November 28, 2016: History of Psychiatry
https://www.readbyqxmd.com/read/28156149/james-frame-s-the-philosophy-of-insanity-1860
#8
Jonathan Andrews, Chris Philo
Our aim in presenting this Classic Text is to foster wider analytical attention to a fascinating commentary on insanity by a former inmate of Glasgow Royal Asylum, Gartnavel, James Frame. Despite limited coverage in existing literature, his text (and other writings) have been surprisingly neglected by modern scholars. Frame's Philosophy presents a vivid, affecting, often destigmatizing account of the insane and their institutional provision in Scotland. Derived from extensive first-hand experience, Frame's chronicle eloquently and graphically delineates his own illness and the roles and perspectives of many other actors, from clinicians and managers to patients and relations...
March 2017: History of Psychiatry
https://www.readbyqxmd.com/read/28156148/liberty-and-the-individual-the-colony-asylum-in-scotland-and-england
#9
Gillian Allmond
This paper analyses the buildings, spaces and interiors of Bangour Village public asylum for the insane, near Edinburgh, and compares these with an English asylum, Whalley, near Preston, of similar early-twentieth-century date. The village asylum, which developed from a European tradition of rendering the poor productive through 'colonisation', was more enthusiastically and completely adopted in Scotland than in England, perhaps due to differences in asylum culture within the two jurisdictions. 'Liberty' and 'individuality', in particular, were highly valued within Scottish asylum discourses, arguably shaping material provision for the insane poor from the scale of the buildings to the quality of the furnishings...
March 2017: History of Psychiatry
https://www.readbyqxmd.com/read/27837148/dissertation-abstracts
#10
(no author information available yet)
No abstract text is available yet for this article.
December 2016: History of Psychiatry
https://www.readbyqxmd.com/read/27510708/a-war-psychiatry-approach-to-warfare-in-the-middle-byzantine-period
#11
Pavlos Ntafoulis
Combat stress cases were traced in historical texts and military manuals on warfare from the Middle Byzantine period; they were mainly labelled as cowardice. Soldiers suffered from nostalgia or exhaustion; officers looked stunned, or could not speak during the battle. Cruel punishments were often enforced. Suicide and alcohol abuse were rarely mentioned. The Byzantines' evacuation system for battle casualties was well organized. Psychological operations were conducted and prisoners-of-war were usually part of them...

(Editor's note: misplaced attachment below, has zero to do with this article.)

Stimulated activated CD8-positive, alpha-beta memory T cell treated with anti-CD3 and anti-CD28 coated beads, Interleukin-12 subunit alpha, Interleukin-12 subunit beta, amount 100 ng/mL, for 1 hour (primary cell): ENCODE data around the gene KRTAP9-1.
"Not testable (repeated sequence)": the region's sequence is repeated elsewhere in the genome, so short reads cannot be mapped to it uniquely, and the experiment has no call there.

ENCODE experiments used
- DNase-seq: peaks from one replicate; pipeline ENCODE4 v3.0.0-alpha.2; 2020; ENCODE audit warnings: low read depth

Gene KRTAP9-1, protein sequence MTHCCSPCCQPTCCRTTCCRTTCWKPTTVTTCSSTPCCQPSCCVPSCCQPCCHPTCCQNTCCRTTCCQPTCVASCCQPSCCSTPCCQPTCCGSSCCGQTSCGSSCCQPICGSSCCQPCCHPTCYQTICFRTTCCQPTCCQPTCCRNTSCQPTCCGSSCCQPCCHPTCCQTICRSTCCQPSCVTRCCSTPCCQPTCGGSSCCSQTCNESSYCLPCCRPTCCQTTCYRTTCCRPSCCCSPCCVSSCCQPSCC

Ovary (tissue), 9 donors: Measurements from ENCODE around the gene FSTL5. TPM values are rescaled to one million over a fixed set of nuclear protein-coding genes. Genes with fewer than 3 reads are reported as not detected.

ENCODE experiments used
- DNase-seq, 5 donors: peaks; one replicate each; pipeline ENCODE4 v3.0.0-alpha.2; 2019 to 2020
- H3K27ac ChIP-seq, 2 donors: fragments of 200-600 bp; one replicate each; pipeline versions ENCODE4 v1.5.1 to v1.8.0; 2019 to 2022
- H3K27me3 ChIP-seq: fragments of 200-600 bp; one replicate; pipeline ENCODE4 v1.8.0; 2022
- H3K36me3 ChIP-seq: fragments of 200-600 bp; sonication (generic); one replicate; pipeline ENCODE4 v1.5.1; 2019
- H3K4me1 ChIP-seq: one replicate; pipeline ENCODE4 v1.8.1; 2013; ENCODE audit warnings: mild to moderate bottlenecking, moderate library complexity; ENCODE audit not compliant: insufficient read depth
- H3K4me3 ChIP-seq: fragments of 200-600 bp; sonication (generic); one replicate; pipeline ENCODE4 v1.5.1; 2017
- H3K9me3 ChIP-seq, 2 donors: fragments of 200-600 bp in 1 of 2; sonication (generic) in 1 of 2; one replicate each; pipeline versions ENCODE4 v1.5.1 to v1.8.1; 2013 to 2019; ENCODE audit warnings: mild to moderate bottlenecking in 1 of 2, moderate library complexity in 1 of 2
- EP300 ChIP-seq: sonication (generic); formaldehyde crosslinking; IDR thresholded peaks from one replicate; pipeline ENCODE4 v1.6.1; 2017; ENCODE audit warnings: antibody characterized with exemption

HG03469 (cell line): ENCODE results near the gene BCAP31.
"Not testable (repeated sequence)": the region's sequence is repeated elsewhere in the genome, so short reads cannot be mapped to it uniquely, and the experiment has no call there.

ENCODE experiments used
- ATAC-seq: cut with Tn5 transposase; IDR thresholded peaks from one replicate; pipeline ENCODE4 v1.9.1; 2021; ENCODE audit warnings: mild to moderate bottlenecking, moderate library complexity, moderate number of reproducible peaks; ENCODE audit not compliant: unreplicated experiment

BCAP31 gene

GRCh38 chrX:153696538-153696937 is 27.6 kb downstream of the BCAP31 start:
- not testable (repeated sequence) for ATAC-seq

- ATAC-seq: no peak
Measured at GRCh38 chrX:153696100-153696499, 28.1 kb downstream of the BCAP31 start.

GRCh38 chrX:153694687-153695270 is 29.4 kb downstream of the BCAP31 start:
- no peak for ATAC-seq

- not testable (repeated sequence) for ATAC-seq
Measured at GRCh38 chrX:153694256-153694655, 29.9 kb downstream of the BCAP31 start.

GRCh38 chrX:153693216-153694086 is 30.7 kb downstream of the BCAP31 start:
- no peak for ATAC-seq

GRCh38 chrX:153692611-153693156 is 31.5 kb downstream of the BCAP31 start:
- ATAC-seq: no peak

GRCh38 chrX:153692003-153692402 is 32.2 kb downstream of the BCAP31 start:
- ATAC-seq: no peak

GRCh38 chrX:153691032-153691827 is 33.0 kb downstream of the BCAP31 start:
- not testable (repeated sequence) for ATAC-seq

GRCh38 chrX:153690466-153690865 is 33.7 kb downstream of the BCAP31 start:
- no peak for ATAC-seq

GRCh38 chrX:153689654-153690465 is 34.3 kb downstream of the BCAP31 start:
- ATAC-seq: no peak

December 2016: History of Psychiatry
https://www.readbyqxmd.com/read/27496864/esquirol-s-change-of-view-towards-pinel-s-mania-without-delusion
#12
Yohan Trichet, Agnès Lacroix
We recount how Jean-Étienne Dominique Esquirol (1772-1840) gradually changed his position towards what Philipe Pinel (1745-1826) referred to as mania without delusion. Between 1805 and 1838, Esquirol moved from outright rejection, questioning the very idea of insane persons committing motiveless acts of violence without delusion, to relative acceptance. He eventually incorporated the clinical characteristics of mania without delusion in his description of homicidal monomania, dividing them between reasoning monomania and instinctive monomania...
December 2016: History of Psychiatry
https://www.readbyqxmd.com/read/27450799/italian-colonial-psychiatry-outlines-of-a-discipline-and-practical-achievements-in-libya-and-the-horn-of-africa
#13
Marianna Scarfone
This article describes the establishment of psychiatry in Italy's former colonies during the period 1906-43, in terms of the clinical and institutional mechanisms, the underlying theories and the main individuals involved. 'Colonial psychiatry' (variously called 'ethnographic', 'comparative' or 'racial' psychiatry) - the object of which was both to care for mentally afflicted colonists and local people and also to understand and make sense of their pathologies - received most attention in colonial Libya, starting in the first months of the Italian occupation (1911-12) and then taking institutional form in the 1930s; in the colonies of what was known as 'Italian East Africa', on the other hand, less was said about psychiatric care, and practical achievements were correspondingly limited...
December 2016: History of Psychiatry
https://www.readbyqxmd.com/read/27378802/natural-kinds-psychiatric-classification-and-the-history-of-the-dsm
#14
Jonathan Y Tsou
This paper addresses philosophical issues concerning whether mental disorders are natural kinds and how the DSM should classify mental disorders. I argue that some mental disorders (e.g. schizophrenia, depression) are natural kinds in the sense that they are natural classes constituted by a set of stable biological mechanisms. I subsequently argue that a theoretical and causal approach to classification would provide a method for classifying natural kinds that is superior to the purely descriptive approach adopted by the DSM since DSM-III My argument suggests that the DSM should classify natural kinds in order to provide predictively useful (i...